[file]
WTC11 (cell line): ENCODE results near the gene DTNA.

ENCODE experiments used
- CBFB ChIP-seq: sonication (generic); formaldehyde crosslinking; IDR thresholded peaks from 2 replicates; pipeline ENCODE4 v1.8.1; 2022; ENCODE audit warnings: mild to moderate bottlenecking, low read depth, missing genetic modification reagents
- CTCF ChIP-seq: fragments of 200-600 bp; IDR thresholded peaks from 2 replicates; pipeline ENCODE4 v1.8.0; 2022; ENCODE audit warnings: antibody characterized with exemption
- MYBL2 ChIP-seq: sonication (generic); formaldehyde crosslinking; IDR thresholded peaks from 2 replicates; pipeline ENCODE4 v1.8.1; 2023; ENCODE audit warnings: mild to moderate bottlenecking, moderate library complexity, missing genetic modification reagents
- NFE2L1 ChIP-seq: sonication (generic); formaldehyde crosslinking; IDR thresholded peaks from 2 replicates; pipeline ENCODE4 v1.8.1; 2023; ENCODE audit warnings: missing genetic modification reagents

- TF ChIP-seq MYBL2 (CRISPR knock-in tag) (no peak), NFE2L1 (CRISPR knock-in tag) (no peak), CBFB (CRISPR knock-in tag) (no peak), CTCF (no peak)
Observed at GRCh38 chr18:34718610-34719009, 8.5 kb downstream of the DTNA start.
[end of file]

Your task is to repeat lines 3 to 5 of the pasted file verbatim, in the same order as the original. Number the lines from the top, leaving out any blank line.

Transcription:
- CBFB ChIP-seq: sonication (generic); formaldehyde crosslinking; IDR thresholded peaks from 2 replicates; pipeline ENCODE4 v1.8.1; 2022; ENCODE audit warnings: mild to moderate bottlenecking, low read depth, missing genetic modification reagents
- CTCF ChIP-seq: fragments of 200-600 bp; IDR thresholded peaks from 2 replicates; pipeline ENCODE4 v1.8.0; 2022; ENCODE audit warnings: antibody characterized with exemption
- MYBL2 ChIP-seq: sonication (generic); formaldehyde crosslinking; IDR thresholded peaks from 2 replicates; pipeline ENCODE4 v1.8.1; 2023; ENCODE audit warnings: mild to moderate bottlenecking, moderate library complexity, missing genetic modification reagents